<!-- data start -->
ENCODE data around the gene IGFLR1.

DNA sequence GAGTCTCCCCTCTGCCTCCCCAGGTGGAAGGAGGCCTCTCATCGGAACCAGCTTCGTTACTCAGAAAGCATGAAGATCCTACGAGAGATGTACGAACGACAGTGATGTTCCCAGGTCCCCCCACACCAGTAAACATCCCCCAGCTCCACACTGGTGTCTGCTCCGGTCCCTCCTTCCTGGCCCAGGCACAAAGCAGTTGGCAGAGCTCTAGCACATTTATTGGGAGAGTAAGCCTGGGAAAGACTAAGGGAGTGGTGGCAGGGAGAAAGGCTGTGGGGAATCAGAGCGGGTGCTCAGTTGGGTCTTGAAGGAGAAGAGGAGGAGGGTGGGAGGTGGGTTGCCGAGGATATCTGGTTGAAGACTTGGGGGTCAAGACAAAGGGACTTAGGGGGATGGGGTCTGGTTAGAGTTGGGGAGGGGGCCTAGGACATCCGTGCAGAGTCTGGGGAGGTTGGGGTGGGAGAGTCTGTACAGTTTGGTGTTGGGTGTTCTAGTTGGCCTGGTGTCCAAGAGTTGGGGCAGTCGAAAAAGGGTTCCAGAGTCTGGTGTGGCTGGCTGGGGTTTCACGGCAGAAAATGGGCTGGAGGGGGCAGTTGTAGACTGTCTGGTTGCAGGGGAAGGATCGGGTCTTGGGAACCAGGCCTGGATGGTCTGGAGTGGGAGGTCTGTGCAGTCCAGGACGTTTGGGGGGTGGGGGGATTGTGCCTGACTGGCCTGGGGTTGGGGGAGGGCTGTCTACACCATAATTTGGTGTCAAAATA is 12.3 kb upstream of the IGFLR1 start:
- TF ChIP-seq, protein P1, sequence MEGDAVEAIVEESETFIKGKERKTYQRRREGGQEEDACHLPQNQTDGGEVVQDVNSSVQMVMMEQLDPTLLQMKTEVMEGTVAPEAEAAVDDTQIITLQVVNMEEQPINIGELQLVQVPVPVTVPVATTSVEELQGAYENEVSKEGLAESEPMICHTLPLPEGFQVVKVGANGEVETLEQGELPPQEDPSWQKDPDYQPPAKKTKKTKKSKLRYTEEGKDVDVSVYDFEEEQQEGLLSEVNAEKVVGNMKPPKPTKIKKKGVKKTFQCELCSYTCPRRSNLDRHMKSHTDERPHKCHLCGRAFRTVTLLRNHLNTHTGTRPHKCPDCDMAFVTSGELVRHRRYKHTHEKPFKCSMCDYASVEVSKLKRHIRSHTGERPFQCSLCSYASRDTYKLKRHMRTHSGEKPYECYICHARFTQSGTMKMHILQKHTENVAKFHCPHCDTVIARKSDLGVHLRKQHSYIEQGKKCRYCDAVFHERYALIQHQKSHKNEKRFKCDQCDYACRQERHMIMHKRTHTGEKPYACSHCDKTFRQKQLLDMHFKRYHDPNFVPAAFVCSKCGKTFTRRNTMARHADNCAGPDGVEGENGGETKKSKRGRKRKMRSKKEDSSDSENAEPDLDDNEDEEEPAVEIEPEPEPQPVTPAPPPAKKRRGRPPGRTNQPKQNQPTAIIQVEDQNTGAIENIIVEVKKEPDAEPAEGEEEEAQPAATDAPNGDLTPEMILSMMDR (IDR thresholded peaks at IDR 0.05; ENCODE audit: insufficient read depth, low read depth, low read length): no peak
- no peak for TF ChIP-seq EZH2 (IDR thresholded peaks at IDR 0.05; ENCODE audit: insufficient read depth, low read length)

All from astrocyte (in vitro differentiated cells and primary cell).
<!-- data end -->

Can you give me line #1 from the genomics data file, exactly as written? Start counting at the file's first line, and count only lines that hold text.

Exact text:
ENCODE data around the gene IGFLR1.